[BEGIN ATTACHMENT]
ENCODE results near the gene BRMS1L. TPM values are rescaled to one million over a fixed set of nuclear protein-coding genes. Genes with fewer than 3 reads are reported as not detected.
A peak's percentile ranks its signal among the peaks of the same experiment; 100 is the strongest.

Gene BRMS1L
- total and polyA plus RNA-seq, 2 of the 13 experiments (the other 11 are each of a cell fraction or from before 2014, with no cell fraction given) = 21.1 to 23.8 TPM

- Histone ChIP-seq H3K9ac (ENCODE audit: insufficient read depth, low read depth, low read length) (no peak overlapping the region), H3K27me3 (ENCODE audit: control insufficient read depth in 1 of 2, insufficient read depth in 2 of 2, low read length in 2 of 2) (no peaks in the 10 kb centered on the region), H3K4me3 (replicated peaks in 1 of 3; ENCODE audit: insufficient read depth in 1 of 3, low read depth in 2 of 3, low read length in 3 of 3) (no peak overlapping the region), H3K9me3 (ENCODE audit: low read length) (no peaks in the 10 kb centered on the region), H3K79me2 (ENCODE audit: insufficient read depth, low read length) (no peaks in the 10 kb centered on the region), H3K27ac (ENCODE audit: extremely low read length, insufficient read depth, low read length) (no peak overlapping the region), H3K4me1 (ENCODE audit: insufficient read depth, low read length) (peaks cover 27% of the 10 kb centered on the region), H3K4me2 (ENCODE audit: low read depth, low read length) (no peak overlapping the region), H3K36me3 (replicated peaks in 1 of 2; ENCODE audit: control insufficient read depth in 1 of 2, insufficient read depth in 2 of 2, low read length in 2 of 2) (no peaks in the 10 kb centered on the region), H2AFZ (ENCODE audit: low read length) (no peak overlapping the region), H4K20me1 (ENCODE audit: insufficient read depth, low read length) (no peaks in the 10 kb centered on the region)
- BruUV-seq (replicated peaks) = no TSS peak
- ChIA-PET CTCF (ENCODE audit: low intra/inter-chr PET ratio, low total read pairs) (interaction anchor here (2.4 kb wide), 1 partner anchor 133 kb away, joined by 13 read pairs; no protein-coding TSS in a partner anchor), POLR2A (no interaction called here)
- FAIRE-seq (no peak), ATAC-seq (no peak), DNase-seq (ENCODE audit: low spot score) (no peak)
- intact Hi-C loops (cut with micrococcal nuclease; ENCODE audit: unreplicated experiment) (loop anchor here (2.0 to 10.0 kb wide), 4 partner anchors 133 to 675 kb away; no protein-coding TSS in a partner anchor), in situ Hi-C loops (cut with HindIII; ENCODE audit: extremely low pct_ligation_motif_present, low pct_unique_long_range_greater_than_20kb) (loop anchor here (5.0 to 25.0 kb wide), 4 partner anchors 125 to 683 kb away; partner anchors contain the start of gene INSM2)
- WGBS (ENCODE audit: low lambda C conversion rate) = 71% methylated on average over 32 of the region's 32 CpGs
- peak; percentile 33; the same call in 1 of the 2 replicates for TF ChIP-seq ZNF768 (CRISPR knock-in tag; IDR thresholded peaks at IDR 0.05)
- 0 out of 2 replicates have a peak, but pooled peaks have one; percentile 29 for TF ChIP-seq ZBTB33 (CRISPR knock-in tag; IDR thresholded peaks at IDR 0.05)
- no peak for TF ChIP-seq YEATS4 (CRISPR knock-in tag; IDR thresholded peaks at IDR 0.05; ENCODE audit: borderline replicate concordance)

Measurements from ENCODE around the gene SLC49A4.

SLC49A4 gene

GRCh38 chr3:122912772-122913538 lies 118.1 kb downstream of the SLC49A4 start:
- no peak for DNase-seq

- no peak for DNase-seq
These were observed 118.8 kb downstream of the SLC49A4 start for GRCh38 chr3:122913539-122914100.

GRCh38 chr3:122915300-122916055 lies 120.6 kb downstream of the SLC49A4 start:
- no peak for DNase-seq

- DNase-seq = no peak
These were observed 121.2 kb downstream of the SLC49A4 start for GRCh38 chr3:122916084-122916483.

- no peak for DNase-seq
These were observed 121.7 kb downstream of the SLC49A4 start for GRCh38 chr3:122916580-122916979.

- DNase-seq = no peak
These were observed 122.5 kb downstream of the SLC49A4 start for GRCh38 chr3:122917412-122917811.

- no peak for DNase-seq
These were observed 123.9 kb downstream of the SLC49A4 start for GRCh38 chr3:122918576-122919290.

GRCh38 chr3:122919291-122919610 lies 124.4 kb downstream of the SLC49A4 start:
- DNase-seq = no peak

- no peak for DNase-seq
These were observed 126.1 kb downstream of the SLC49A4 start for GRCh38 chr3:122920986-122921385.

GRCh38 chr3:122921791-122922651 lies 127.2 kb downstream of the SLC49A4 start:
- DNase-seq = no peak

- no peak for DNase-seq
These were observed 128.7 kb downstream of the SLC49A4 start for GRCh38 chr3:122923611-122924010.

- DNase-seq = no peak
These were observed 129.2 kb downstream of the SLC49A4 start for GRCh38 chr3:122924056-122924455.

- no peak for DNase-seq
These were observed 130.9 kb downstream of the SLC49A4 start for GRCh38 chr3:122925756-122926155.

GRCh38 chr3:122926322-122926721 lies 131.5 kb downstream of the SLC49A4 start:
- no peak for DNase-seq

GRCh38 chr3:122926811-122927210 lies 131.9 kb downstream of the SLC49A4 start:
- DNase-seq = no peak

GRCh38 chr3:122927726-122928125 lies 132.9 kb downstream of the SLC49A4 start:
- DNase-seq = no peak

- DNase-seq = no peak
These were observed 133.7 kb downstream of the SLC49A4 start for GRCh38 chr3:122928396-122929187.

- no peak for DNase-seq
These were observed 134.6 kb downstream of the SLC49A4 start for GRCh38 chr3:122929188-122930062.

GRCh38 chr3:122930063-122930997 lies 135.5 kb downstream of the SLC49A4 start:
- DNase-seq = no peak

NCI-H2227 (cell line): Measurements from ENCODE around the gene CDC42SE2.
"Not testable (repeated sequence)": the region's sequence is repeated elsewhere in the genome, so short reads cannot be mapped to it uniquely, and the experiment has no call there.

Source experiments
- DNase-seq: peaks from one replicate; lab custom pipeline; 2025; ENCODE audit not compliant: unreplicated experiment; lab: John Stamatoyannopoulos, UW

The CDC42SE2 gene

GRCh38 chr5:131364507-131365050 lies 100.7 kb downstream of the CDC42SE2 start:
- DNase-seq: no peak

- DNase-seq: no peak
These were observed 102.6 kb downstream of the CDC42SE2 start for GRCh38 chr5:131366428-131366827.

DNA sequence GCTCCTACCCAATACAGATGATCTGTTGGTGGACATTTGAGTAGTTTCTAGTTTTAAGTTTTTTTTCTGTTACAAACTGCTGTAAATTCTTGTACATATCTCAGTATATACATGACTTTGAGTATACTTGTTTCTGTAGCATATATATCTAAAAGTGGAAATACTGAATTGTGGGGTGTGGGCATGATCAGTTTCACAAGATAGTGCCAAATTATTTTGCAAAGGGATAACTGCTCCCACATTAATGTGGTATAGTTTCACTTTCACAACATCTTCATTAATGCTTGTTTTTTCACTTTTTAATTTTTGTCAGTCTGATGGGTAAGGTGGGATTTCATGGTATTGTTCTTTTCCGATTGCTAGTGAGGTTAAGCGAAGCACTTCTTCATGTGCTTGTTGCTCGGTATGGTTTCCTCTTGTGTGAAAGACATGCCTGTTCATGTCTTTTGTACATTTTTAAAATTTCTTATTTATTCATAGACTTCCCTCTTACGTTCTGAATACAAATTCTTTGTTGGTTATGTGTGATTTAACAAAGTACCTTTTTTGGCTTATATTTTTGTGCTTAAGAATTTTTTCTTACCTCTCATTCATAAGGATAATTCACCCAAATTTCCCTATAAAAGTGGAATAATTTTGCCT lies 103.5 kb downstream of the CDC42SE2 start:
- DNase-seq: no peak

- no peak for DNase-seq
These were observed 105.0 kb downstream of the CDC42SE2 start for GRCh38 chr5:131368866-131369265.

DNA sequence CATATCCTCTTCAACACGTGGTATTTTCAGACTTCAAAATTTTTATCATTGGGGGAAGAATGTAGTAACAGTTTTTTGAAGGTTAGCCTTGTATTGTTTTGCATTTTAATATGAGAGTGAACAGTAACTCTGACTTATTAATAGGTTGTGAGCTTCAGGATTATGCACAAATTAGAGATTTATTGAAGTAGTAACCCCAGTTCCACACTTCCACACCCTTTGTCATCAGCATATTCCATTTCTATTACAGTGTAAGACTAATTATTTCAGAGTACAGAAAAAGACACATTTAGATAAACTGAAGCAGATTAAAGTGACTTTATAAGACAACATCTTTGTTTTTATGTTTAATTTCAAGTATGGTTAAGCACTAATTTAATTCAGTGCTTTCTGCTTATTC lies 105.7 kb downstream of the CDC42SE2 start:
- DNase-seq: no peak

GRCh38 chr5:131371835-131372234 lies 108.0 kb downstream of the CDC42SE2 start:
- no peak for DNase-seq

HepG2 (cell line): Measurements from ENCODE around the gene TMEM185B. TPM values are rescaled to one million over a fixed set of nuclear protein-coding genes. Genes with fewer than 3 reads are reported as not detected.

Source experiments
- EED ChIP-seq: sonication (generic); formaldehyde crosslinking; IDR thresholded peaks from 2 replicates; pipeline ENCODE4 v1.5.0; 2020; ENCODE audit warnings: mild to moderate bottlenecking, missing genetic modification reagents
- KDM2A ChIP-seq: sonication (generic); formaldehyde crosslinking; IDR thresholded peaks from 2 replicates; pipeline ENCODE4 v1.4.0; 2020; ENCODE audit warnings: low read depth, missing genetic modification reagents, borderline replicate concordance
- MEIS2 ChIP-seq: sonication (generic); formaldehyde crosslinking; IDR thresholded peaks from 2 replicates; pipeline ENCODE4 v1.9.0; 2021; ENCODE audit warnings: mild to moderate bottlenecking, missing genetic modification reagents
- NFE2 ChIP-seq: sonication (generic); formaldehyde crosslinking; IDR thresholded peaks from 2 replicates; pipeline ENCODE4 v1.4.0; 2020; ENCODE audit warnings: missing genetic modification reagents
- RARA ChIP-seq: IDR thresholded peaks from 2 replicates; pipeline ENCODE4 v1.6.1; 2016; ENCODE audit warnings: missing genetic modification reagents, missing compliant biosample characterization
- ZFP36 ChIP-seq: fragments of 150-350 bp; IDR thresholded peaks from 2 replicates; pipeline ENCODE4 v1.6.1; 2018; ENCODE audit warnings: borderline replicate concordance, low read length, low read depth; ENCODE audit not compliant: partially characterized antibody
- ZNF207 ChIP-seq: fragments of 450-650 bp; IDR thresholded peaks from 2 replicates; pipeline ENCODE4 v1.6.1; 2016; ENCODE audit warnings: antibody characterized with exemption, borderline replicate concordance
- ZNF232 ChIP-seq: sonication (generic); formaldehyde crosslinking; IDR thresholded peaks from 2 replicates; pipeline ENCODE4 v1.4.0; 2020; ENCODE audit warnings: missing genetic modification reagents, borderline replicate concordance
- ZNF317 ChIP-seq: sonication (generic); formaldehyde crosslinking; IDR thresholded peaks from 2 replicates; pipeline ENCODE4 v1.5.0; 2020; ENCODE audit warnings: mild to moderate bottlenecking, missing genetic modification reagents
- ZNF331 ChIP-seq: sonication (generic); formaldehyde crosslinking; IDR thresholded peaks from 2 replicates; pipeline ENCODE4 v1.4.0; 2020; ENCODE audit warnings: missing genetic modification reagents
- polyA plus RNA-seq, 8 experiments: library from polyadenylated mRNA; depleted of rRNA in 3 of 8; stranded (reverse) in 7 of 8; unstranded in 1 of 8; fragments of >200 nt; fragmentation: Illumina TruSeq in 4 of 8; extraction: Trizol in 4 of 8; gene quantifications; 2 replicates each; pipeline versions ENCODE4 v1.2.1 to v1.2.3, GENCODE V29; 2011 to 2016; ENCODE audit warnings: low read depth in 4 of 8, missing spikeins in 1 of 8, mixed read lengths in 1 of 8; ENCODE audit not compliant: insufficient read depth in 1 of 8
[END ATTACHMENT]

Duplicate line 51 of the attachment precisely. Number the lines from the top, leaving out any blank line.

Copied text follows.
These were observed 134.6 kb downstream of the SLC49A4 start for GRCh38 chr3:122929188-122930062.